China is currently studying the option of another possible interest hike as its next move to further tighten monetary policy, but a combined policy pack may be needed to curb inflation, said Zhou Xiaochuan, governor of the People's Bank of China (PBOC) yesterday.
Zhou said at a news briefing on the sidelines of the Third China-US Strategic Economic Dialogue (SED) held in Beijing yesterday that surging domestic consumer prices and recent US interest rate cuts would have a "considerable influence" on Chinese monetary policy. PBOC would "seriously consider" the situation, he said.
The rising consumer price index (CPI) has been mainly driven by soaring food prices. Whether and how the CPI could be curbed through monetary policy was being studied, Zhou said, admitting that the issue could be contentious. Simply cutting back on the money supply and lifting the currency price (by interest rate hikes) might be insufficient, he said.
China's consumer price index (CPI) for November rose 6.9 percent from a year earlier, according to statistics released from the National Bureau of Statistics on Tuesday morning. Food prices rose 18.2 percent last month over November 2006.
As to the recent interest rate cuts by the US Federal Reserve, Zhou said China is concerned with possible indirect effects that could diminish the effectiveness of China’s monetary policy.
Secretary of US Department of the Treasury Henry M. Paulson, leading the US delegation to the Strategic Economic Dialogue (SED), yesterday urged China to enhance the elasticity of the renminbi's exchange rate. In response to US requests for faster appreciation, Zhou said both countries need to adjust their policies to address the imbalances between the pair.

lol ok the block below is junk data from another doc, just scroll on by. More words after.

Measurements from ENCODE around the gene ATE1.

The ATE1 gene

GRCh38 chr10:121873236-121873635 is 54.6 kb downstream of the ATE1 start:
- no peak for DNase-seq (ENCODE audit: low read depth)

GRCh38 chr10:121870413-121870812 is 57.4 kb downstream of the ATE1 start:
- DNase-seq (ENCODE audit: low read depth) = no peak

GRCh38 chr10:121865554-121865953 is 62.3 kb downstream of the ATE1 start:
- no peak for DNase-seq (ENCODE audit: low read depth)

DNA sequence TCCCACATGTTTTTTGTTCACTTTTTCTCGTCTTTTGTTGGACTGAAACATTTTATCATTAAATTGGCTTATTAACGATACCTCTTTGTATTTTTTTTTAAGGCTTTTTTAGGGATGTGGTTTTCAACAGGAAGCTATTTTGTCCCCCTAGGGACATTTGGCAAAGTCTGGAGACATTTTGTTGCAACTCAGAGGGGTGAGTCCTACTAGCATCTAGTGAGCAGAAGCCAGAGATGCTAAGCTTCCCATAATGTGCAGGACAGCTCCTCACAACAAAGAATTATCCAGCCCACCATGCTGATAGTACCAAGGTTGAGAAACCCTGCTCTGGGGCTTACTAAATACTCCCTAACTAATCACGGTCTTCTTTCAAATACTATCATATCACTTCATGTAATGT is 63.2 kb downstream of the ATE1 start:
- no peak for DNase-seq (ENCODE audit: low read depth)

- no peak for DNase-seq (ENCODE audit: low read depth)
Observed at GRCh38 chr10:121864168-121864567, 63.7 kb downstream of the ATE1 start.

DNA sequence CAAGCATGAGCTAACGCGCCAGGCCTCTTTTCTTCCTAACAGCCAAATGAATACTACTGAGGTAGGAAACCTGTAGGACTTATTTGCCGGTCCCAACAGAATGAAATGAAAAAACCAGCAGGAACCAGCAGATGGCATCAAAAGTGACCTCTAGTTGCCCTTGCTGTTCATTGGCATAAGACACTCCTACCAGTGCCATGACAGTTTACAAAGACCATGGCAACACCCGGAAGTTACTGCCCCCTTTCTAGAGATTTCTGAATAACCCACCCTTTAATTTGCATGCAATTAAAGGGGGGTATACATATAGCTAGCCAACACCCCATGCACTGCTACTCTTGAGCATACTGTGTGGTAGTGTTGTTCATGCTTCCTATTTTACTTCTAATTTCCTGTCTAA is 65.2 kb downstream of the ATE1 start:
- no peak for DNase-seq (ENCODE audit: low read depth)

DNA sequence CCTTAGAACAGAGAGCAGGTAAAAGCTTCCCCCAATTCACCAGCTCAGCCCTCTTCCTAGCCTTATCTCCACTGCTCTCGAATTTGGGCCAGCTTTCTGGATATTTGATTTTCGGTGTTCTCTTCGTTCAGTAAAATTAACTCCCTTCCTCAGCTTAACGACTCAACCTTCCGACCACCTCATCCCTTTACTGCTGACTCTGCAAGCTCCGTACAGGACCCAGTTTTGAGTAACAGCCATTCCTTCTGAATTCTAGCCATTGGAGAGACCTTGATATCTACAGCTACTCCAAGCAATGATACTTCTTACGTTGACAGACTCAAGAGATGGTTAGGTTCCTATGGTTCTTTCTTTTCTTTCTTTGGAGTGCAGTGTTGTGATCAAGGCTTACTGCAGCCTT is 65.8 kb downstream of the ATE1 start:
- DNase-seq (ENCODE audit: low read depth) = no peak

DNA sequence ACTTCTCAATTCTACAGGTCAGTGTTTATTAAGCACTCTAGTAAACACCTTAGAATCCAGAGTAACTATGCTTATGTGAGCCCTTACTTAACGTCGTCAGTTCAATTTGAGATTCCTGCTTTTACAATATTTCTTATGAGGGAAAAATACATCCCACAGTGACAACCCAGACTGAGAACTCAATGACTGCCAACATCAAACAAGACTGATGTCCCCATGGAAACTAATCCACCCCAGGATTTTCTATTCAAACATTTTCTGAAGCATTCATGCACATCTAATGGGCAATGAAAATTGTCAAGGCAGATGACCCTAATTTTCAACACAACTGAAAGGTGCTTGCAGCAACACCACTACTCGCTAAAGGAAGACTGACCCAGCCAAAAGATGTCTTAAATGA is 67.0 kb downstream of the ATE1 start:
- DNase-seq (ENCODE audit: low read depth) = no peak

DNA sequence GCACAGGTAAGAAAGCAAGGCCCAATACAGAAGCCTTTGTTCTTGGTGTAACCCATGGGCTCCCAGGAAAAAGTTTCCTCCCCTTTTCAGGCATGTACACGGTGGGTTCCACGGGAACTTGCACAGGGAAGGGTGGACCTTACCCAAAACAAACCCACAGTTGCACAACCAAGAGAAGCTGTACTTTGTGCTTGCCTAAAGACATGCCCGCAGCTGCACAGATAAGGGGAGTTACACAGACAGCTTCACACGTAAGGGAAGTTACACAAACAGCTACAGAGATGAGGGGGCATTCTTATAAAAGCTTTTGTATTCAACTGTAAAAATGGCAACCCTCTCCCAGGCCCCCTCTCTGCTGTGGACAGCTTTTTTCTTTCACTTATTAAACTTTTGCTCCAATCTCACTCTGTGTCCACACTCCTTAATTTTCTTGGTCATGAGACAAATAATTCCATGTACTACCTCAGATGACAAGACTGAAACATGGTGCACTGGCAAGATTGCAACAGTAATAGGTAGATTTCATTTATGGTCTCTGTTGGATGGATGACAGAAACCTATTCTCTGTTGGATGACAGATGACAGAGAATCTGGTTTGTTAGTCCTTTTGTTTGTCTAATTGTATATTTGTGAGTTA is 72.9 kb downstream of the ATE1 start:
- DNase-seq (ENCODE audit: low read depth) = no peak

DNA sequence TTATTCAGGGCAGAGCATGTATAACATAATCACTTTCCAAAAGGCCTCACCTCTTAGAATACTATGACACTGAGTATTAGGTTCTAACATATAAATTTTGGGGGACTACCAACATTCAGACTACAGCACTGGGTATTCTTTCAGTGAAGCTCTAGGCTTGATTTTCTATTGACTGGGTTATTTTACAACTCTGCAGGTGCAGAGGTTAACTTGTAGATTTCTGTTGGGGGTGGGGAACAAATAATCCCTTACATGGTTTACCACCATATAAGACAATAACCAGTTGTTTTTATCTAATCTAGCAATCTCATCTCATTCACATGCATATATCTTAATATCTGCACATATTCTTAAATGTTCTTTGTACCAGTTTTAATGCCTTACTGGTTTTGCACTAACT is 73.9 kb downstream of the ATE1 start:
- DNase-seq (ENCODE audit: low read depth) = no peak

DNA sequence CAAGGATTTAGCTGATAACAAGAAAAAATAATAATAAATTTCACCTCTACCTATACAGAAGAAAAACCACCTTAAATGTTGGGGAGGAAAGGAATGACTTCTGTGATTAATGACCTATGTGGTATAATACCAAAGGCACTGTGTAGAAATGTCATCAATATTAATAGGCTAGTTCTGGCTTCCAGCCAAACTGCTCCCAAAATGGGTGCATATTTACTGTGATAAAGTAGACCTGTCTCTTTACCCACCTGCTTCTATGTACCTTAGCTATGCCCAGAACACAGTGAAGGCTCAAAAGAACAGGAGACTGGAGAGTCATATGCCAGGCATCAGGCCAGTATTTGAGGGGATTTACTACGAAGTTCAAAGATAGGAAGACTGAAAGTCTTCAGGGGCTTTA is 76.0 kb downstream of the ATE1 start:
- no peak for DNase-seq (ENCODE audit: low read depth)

On top of enhancing foreign exchange rate elasticity, the Chinese side needs to enlarge domestic demand, further develop the services sector, and adjust energy prices. At the same time, the US needs to exert some efforts from its own side, including enlarging resident savings and reducing excessive consumption, the central bank chief said.
The yuan central parity exchange rate hit a new high today of 735.68 yuan per $100, the 78th time it has broken a previous record this year.
Zhou said that China backed a strong dollar and would also back US efforts to recover from the sub-prime credit crisis, because a weak greenback would worsen the world’s excessive liquidity situation, which could add more pressure to China’s inflation.